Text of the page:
In year 2000, I was in university and was on the verge of picking a language to build my career on. Java was not yet the mainstream but highly popular and on the spots. Applets were (not yet broken) fancy, shiny when compared to static html pages. Swing was not a bad choice to build desktop apps. J2EE was rising and getting attention. It has been 13 years since then and Java went mainstream although applets failed miserably, not really considered for desktop apps and J2EE was too complicated to even build simple stuff but still nothing stopped Java from being the most popular programming language.
It was no surprise, Java is beatiful, type safe and easy to learn language. There were many very good implemantation details in Java such the garbage collector, strings
(finalized class), collections which offer great implemantations of merge and quicksort, built in hashcode methods and many more. However, still Java is far from being perfect and may introduce some unexpected behaviour.
The abs bug:
Well this is a very minor flaw but there is a probability that Math.abs() function may return negative value. Weird? actually simple, Java integers can get a value between -2,147,483,648 to 2,147,483,647 which clearly shows -2,147,483,648 can not be represented in positive.
So is this a bug? Well the expected value is positive so yes definitely but in the end this is actually an overflow. So how to fix it? One way would be checking Integer.MIN_VALUE before using abs function or using bit operators to manipulate negative sign instead.
Autoboxing the primitives pitfalls:
Autoboxing makes it easy to work with primitive types and their object counterpart. However moving between them may introduce some unexpected behavior. For example Integer i1=6 can not be compared to Integer i2=6 with == operator where int i3=6 can be compared to those with ==. However using equals may not work as expected too. For example Long x=0L; returns true when x.equals(0L) but returns false when x.equals(0). Weird? Not really since x is long where 0 (without L) is int. So those are not even same object types. Also using primitive types with collections may result unexpected behavior. Finally Autoboxing may result problems in overloading. Lets say we have Integer i=6 and call method sum(i); and we have two sum methods like; sum(long val) and sum(Long val). Which one do you think will be called? Again reasonable but not expected to see at first look and may lead problems in your app.
BigDecimal constructor bug:
If you haven’t already check Java Puzzlers from Joshua Bloch. If you create two Big decimals using double constructor (x1=new BigDecimal(2.00) and x2=new BigDecimal (1.10)) and use subtract (x1.subtract(x2)) you will end up with 0.8999999999. The double constructor of BigDecimal doesn’t work as expected and string constructor needs to be used instead (new BigDecimal(“2.00”)). This might be a serious problem since BigDecimal is widely used for money calculations!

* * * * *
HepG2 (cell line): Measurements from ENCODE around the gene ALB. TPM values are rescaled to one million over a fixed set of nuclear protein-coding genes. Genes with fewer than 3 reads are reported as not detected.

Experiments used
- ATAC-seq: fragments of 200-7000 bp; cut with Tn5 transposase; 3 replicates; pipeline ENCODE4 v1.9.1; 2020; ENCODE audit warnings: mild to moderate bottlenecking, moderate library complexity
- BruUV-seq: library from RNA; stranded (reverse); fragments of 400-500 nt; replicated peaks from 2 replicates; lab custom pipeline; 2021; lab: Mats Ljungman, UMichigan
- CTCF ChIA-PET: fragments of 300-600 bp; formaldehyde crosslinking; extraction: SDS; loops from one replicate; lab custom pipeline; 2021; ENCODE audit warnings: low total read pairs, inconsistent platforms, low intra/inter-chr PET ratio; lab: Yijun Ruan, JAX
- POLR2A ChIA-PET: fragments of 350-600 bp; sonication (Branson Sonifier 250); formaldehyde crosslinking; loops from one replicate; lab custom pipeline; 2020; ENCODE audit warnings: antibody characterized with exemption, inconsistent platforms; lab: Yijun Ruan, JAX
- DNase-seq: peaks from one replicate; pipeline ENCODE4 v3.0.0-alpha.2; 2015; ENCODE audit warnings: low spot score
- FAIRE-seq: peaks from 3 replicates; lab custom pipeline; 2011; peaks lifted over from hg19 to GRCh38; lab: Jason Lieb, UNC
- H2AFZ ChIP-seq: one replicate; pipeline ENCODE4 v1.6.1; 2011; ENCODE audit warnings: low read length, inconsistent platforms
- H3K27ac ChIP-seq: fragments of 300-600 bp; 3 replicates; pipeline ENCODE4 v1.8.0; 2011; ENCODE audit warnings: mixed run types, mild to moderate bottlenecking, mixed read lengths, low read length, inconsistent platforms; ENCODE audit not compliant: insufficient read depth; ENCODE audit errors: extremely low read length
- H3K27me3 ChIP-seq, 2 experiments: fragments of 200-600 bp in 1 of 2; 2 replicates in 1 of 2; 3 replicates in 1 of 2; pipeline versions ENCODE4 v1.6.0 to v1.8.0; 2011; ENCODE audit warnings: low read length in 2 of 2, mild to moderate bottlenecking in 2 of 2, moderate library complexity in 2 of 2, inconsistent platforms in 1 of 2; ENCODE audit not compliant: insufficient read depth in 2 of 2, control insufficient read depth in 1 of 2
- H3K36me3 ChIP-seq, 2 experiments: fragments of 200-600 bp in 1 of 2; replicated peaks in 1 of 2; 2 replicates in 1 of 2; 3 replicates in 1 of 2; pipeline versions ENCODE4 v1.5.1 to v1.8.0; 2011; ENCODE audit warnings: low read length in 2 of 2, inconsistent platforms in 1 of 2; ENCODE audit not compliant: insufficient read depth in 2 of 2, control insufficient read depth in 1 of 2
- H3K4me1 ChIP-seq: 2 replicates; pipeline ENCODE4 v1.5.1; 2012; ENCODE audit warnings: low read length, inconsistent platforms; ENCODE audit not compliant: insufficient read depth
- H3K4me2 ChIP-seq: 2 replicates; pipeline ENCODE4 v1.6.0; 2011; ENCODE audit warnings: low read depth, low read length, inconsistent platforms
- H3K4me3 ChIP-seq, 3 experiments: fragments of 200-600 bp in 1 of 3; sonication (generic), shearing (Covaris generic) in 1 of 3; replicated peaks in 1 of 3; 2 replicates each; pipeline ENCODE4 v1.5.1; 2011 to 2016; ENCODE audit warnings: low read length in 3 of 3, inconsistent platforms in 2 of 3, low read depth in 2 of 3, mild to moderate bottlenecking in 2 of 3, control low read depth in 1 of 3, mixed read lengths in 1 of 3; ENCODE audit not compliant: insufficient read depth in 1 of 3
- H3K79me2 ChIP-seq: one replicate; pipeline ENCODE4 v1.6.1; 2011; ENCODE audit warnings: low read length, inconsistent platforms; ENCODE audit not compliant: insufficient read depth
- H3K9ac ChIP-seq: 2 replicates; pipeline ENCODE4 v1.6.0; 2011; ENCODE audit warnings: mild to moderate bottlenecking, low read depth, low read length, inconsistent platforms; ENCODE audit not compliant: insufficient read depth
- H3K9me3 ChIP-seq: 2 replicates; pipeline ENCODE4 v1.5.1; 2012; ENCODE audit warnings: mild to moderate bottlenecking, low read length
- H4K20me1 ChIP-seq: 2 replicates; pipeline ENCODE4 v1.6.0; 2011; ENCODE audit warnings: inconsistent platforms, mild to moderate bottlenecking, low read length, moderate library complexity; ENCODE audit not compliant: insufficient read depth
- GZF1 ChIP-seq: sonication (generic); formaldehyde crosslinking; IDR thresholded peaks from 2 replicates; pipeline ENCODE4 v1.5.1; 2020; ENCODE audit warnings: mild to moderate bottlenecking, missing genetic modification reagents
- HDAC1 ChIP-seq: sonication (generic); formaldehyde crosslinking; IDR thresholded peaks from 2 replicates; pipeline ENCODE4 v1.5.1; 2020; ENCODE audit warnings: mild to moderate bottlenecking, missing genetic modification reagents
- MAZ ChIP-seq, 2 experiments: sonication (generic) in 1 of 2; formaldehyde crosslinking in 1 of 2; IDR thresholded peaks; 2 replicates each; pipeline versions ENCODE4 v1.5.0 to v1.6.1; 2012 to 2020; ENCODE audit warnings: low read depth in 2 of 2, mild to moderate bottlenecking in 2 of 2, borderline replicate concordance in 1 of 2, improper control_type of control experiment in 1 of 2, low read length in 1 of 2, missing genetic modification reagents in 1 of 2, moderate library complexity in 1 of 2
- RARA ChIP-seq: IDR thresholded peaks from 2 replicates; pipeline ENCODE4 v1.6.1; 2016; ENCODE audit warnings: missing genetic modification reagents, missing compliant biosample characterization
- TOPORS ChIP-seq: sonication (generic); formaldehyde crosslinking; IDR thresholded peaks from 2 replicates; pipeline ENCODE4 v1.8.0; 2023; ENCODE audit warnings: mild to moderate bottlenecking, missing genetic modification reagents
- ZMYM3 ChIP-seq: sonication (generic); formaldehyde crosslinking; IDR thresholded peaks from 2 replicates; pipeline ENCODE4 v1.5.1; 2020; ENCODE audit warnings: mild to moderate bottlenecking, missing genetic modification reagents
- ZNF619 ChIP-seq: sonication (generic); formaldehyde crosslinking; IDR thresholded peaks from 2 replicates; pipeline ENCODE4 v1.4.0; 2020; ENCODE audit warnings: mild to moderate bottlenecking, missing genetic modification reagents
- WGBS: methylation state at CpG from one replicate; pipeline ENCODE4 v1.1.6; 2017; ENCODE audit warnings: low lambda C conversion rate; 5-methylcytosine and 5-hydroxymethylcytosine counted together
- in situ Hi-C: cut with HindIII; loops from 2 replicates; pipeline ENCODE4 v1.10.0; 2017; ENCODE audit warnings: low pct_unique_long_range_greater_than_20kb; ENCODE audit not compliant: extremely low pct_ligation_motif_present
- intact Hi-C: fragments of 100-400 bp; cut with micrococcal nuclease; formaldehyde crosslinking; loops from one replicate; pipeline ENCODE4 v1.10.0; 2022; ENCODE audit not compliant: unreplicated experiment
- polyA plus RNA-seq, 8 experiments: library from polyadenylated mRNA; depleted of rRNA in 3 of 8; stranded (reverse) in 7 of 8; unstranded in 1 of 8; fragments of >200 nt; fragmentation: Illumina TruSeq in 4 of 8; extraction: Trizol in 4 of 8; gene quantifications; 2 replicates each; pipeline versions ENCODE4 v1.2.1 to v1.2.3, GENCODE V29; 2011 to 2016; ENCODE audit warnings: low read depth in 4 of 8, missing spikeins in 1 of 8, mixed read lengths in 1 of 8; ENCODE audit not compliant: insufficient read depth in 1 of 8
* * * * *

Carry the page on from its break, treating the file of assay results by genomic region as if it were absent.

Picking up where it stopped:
println() is one of the first functions that is tought to cs students. It is easy and used often. Usually quite ok to use when you are trying some logic or debugging some values. However System.out is synchronized so acquires a lock when accessed. So using println can cause your app to run in synchronized context which actually means threads will be blocked when accessing println. Imagine a webserver and an app logging with println and you will end up with thread locks and each request waiting for other. So println is ok and useful but not for real apps and logging!
Again take a look at Java Puzzlers from Joshua Bloch, the fifth puzzle(size matters) introduces a strange behavior between an HashMap and an EnumMap where with same values, one map has a size of 2 where the other is 1. Several Map implementations such as IdentityHashMap, EnumMap may introduce this behavior.
Is this a bug? Well certainly we expect same principles from map implementations but Bloch describes that as the spec was not clear at the time.
Cpu Number bug:
This may not be a huge problem unless you really rely on hardware. To get available processor count Java offers Runtime.getRuntime().availableProcessors() method which returns an int number as the number of the processors available. However you may end up getting unexpected numbers if you give a try. For example on my quad-core i7, I get 8. So this method does not return the number of hardware cpus nor the number of cores but the number of execution engines (virtual cores). In my case because quad-core i7s support hyper treading it actually acts like it has eight cores.
So is this a bug? Definitely not since the hardware and the OS acts as if they have that number of physical cpus but still be careful counting if you rely on solid hardware.
In Java arrays are created as follows, int arr=new int; so if you have a generic type of T, you would expect to create a generic array this way: T=new T; but simply you can’t. Java does not allow generic array creation and this is actually because generics are implemented in Java using Erasure. Generics are implemented purely in compiler level and actually only one class file is generated for each class. So to create the array we need an ugly cast as follows, T=(T) new Object; and when you try to compile, the compiler will issue a warning that you are doing an unsafe cast!
Of course this is not bug, it is just an implementation problem given for the sake of simplicity and compability when generics were implemented. But raising a compiler warning on a design issue may confuse someone who faced it for the first time. So this is definitely not the end of the list but still Java offers a beatiful syntax, type safety and a realiable easy to learn language. And finally no language or implementation is perfect!